Post some essential information exclusively on the wiki, and make it unavailable from any other source (for example on an intranet or internal bulletin board) to entice people to visit the wiki. The more familiar they become with the wiki, the more comfortable they become using and editing it. It ceases to be a “foreign” destination and becomes just one of their normal information sources.


You want to be cautious that “driving users to the wiki” is actually what you want to do (and that this obviously does not impact their job in a negative way). For example if content is relevant in a given context (for example machine operation instructions), removing them from the machine and putting them on the wiki is not a good use of this pattern.

If on the other hand the content is on your intranet, moving it to the wiki and linking to it from your intranet will get users (who are already at their web browser) more used to seeing and surfing the wiki. There needs to be a substantial amount of compelling information that causes people to want to return to the site and refer others to it. Some document repositories can (or should) be wiki-fied. Conversion of those documents would provide both a source of content and contributors who have a stake in the wiki. Encourage people to contribute in small chunks, by implementing the “1-minute” model (take no more than 1 minute to write down an idea, suggestion or information and add it to the wiki.)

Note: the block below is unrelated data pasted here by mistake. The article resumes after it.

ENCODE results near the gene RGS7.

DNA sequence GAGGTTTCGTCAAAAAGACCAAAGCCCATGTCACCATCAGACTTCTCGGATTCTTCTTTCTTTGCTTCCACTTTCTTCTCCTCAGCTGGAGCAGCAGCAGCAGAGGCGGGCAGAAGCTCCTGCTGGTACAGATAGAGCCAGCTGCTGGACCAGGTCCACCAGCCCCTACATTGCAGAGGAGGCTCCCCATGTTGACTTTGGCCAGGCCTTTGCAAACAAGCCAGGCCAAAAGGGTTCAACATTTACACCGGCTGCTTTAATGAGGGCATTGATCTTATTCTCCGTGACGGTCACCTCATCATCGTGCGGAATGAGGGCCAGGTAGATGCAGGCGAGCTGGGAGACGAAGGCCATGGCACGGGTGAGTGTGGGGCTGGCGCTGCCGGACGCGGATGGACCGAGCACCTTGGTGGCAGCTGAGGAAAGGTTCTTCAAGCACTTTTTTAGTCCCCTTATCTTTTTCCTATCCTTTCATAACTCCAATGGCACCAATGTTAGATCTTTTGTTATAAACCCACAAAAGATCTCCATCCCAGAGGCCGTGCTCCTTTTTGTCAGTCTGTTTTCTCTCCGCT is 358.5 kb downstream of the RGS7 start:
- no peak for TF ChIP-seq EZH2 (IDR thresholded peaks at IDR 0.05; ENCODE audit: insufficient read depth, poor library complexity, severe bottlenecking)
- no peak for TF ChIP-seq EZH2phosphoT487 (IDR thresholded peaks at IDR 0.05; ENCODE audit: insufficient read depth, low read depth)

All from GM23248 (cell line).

Put your next meeting agenda on the wiki instead of emailing it to everyone as an attachment. Encourage people to modify it as they see fit, i.e. rearranging the order of items, adding notes, URLs, etc. During the meeting, record the meeting minutes directly on the wiki, and encourage everyone to add their own notes as well. This way the wiki becomes the place to track activity in the group. Using the wiki to collaborate on projects discussed in the meeting then becomes a natural outgrowth from notes about them in meeting minutes.

Related Patterns

  • FAQ – FAQ is another good step toward the magnet pattern. Having people write an FAQ on anything, from dept. workflow to specific projects gets them to try editing the wiki and starts the movement of important content onto the wiki.
  • Scaffold – as the magnet pattern draws people to the wiki, the scaffold pattern gives them direction on what content to add to pages.
  • Viral – Establishing an effective Wiki normally requires an active community of contributors. The Viral pattern can lead to a rapid explosion in the number of users, but it is often difficult to generate a “critical mass” that ignites such an explosion. Without such a critical mass, the Wiki will often fall into dis-use.